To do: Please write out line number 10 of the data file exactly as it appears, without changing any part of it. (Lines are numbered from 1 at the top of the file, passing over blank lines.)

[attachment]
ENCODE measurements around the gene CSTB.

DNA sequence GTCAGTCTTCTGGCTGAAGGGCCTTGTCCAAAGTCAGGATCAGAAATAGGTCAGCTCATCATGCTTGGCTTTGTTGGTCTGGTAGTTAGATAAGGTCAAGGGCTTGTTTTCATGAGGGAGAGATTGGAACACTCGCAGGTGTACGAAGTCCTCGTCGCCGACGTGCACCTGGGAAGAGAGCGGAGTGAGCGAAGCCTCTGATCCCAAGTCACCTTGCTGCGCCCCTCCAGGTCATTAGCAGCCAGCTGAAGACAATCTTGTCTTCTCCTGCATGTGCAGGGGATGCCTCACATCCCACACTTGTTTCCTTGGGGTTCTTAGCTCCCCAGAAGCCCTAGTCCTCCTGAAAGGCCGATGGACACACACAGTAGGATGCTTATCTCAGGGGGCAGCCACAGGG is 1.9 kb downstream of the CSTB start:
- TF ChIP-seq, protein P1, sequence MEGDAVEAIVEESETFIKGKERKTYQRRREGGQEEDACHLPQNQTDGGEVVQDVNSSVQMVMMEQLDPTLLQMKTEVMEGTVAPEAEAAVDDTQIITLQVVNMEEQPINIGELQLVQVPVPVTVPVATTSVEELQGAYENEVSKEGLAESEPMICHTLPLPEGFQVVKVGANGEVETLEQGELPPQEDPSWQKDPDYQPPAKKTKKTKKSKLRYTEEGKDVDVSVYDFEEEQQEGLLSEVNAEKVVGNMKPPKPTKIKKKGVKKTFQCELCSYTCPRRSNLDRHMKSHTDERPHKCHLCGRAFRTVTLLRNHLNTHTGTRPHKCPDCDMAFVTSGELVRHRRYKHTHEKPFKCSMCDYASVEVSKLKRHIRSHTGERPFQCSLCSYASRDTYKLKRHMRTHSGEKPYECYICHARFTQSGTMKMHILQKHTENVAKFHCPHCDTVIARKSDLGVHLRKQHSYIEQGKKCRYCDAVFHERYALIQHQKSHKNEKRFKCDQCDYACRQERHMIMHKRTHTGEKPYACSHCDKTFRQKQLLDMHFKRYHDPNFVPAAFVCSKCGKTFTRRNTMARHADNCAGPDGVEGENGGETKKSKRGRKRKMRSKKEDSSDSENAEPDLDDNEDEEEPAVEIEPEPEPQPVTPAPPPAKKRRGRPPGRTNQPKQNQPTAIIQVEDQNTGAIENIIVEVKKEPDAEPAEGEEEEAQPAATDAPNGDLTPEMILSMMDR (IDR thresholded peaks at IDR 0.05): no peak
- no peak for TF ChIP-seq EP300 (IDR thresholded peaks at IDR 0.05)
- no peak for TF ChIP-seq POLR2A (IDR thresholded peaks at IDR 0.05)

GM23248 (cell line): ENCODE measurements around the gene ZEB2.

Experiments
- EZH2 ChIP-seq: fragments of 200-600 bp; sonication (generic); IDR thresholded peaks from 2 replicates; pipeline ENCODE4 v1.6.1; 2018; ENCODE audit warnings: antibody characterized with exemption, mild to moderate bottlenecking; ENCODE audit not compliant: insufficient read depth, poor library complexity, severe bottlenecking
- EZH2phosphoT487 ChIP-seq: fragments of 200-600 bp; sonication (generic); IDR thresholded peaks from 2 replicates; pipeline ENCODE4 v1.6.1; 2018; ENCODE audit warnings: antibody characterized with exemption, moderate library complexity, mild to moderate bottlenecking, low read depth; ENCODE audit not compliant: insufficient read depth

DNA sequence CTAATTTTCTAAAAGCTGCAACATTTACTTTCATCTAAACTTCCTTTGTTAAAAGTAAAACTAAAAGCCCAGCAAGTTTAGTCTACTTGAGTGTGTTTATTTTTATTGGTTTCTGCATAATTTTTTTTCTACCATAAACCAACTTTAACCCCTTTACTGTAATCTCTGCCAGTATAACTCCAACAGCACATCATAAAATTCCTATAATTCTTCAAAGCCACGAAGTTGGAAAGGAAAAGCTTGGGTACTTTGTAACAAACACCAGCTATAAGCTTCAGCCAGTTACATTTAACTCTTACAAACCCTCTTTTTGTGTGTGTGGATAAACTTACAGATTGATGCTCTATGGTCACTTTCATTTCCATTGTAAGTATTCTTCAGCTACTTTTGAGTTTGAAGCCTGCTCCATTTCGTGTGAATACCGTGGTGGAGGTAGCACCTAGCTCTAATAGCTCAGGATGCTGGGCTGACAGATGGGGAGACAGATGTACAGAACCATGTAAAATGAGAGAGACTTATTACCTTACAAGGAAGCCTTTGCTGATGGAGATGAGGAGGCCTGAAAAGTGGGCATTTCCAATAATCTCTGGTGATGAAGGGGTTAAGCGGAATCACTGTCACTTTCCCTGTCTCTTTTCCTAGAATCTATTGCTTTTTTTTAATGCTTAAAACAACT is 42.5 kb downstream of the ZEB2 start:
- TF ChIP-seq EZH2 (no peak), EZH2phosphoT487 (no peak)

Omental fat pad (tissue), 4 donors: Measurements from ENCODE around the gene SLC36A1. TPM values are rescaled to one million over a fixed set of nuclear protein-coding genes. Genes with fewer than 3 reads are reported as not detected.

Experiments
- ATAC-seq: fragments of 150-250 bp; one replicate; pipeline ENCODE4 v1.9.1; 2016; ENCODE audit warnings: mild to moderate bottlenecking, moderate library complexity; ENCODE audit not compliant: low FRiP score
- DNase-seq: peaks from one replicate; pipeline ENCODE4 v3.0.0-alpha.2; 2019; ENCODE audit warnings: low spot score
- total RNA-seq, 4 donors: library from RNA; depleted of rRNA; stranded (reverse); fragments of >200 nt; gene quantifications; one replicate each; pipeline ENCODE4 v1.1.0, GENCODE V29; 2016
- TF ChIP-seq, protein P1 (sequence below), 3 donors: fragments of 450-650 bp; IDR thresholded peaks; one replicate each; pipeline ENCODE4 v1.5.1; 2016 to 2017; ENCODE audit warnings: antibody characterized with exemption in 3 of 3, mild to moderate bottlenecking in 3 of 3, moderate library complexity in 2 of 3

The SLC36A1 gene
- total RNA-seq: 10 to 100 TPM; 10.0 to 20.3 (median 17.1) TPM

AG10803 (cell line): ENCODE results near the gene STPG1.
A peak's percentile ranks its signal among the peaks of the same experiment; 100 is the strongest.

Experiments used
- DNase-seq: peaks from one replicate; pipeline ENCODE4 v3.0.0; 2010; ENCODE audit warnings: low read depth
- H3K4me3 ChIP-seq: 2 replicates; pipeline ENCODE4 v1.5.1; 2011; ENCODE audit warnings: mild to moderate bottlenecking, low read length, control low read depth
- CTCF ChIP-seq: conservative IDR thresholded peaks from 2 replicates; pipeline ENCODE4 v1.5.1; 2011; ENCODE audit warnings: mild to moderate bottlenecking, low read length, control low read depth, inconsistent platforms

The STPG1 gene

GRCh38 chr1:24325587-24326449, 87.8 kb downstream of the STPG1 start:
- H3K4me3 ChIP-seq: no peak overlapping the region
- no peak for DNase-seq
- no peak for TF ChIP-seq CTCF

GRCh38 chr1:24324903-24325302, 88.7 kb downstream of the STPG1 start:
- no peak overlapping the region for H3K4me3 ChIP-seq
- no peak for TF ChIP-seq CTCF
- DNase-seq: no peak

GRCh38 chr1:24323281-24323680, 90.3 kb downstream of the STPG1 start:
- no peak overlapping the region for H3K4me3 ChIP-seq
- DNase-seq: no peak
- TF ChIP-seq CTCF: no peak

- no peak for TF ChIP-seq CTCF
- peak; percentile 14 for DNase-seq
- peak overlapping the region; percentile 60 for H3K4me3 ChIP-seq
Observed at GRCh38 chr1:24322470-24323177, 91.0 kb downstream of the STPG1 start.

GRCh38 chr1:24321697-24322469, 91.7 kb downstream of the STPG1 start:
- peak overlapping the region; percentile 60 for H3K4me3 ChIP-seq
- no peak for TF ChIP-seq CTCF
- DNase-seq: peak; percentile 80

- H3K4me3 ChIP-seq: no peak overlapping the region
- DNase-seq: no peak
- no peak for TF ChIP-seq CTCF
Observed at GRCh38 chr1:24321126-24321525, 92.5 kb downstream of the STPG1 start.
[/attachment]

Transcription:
DNA sequence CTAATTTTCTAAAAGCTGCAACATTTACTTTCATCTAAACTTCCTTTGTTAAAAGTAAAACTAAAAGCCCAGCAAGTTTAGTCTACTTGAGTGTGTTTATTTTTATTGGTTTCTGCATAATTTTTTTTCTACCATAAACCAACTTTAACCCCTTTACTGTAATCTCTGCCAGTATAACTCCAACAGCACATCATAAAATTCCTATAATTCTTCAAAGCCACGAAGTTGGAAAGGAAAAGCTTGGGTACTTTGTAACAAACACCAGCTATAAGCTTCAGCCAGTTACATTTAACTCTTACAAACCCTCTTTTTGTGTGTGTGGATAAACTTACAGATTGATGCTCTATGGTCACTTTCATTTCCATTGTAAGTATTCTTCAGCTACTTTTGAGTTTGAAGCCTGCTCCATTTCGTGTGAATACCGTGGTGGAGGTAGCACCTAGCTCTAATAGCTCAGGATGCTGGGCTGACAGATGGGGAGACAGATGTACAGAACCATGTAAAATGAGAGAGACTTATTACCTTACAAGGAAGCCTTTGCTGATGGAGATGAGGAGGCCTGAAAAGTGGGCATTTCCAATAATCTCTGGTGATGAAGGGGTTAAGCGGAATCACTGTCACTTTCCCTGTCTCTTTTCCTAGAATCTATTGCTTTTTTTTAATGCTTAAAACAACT is 42.5 kb downstream of the ZEB2 start: